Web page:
Obstacles unlikely to keep Big Apple from hosting Big Game

by | CBSSports.com Senior Writer

The NFL will award the 2014 Super Bowl at next week's owners meetings, but it should skip the vote and cut to the announcement because New York City -- er, New Jersey -- is a virtual certainty to host the game.

I know, it's everything Super Bowl sites are not supposed to be -- a cold-weather city without a domed stadium -- but that doesn't matter. This does: The NFL, its commissioner and influential team owners are in favor of it. So start spreading the news.

Could Eli Manning and/or Mark Sanchez play a Super Bowl in their new home in 2014? (Getty Images)  
Could Eli Manning and/or Mark Sanchez play a Super Bowl in their new home in 2014? (Getty Images)  
Look, I know nothing is official until votes are collected, but look what New York is up against -- namely, Tampa, Fla., and South Florida. Tampa had the Super Bowl last year. South Florida had it this year and in 2007. That's three of the past four Super Bowls in Florida, and, sorry, it's time for a change, which means someone else has better than a sporting chance.

With Arizona withdrawing its bid, that someone is New York City.

"You've got the best city in the world," said Jets coach Rex Ryan, hardly an impartial observer. "Why wouldn't you want to host the Super Bowl there?"

Well, let me start with the weather. The average temperature for February in the New York metropolitan area is 34 degrees, or just above freezing, which is OK if you have a domed stadium. But the Giants and Jets don't, and that's a potential land mine.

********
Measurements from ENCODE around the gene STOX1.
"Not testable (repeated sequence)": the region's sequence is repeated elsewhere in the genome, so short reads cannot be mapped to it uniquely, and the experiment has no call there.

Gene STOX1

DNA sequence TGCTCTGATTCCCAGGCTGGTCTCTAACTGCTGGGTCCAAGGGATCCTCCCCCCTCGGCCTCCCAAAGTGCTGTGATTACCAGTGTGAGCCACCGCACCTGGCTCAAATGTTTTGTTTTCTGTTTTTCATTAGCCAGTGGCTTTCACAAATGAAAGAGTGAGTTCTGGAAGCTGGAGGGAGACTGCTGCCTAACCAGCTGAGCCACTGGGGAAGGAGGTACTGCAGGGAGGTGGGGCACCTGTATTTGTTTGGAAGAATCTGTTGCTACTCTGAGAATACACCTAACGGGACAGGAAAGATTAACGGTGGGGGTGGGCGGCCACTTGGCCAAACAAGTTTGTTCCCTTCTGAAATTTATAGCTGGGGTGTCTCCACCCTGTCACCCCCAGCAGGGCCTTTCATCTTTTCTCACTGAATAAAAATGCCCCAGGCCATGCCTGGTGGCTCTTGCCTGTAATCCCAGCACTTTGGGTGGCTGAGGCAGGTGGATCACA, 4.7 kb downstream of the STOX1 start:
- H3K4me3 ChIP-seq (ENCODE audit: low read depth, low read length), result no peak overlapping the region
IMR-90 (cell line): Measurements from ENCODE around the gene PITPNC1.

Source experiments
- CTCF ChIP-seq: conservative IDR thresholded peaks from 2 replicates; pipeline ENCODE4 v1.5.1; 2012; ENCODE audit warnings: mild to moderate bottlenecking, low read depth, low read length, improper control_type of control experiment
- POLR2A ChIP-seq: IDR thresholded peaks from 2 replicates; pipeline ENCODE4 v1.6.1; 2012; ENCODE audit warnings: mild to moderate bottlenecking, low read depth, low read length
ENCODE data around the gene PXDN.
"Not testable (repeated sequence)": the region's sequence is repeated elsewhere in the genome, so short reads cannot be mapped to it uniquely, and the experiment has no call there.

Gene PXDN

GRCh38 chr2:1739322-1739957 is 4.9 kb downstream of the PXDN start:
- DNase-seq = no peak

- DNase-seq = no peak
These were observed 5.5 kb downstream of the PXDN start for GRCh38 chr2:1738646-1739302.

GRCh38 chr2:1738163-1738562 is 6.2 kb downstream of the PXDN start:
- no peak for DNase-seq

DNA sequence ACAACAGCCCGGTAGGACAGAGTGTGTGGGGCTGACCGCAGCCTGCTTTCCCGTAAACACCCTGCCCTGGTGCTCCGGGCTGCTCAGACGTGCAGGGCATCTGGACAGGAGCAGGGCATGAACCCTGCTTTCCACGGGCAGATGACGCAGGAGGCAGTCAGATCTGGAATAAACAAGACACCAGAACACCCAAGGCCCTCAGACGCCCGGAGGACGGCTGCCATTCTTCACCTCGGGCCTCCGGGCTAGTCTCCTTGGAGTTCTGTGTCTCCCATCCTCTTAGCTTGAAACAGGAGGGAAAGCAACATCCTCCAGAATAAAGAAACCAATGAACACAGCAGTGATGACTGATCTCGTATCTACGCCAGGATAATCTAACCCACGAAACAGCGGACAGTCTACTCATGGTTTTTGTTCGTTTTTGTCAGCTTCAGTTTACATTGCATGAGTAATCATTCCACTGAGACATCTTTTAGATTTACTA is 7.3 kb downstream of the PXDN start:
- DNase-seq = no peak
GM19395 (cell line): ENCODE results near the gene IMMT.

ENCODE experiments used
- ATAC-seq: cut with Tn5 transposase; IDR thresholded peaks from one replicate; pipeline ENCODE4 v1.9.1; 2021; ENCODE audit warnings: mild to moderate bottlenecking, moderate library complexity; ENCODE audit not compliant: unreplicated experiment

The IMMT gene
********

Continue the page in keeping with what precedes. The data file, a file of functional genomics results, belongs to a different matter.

Look what happened in and around Washington, D.C., this year on Super Bowl weekend: The area was paralyzed by over 30 inches of snow, with hundreds of thousands of homes losing power, flights grounded, trees toppled, stores closed and mass transportation shut down. A problem? More like a disaster.

Several days later, Dallas -- the host of Super Bowl XLV in February 2011 -- was covered by 12½ inches of snow. You can imagine the consequences. So yeah, snow can be a problem.

But what about, oh, I don't know, ice? Please don't ask. That is a Super Bowl host committee's worst fear. Ask anyone in Atlanta associated with Super Bowl XXXIV. Once people got through raving the wonderful game -- with the Rams' Mike Jones stopping Tennessee's Kevin Dyson two feet short of a game-tying touchdown -- they ranted about the weather, and you would, too, if you had to spend the weekend there.

It was miserable, with ice closing highways and making transportation treacherous, if not damn near impossible.

Of course, weather is not an issue once you're inside the Dallas or Atlanta stadiums because they have closed roofs. The Giants' and Jets' new $1.7 billion stadium does not, and you bet that's a concern. Like it or not, there is no escaping the elements, and if you think that's OK talk to anyone who sat through the downpour at Super Bowl XLI in Miami. They were as miserable as the Chicago passing game.

Only this time it's not just rain that could be a factor. It's snow. It's wind. It's sub-freezing temperatures. Basically, it's everything that keeps all but the U.S. Postal Service indoors in February in the Northeast. Weather can affect the teams. It can affect the fans. And it can affect what the NFL likes to call "the experience." If the NFL is looking for a halftime act, let me suggest Earth, Wind and Snow.

Nevertheless, I can't imagine that dismaying voters next week because the people who count in the NFL are behind this project. I'll start with commissioner Roger Goodell, who from the outset dropped enough hints to tell you where he would like the game played, and here's a clue: It's across the river from the city where he works. After telling an audience at this year's Super Bowl that he "has to remain neutral on many issues," Goodell all but made an exception for New Jersey's Super Bowl bid.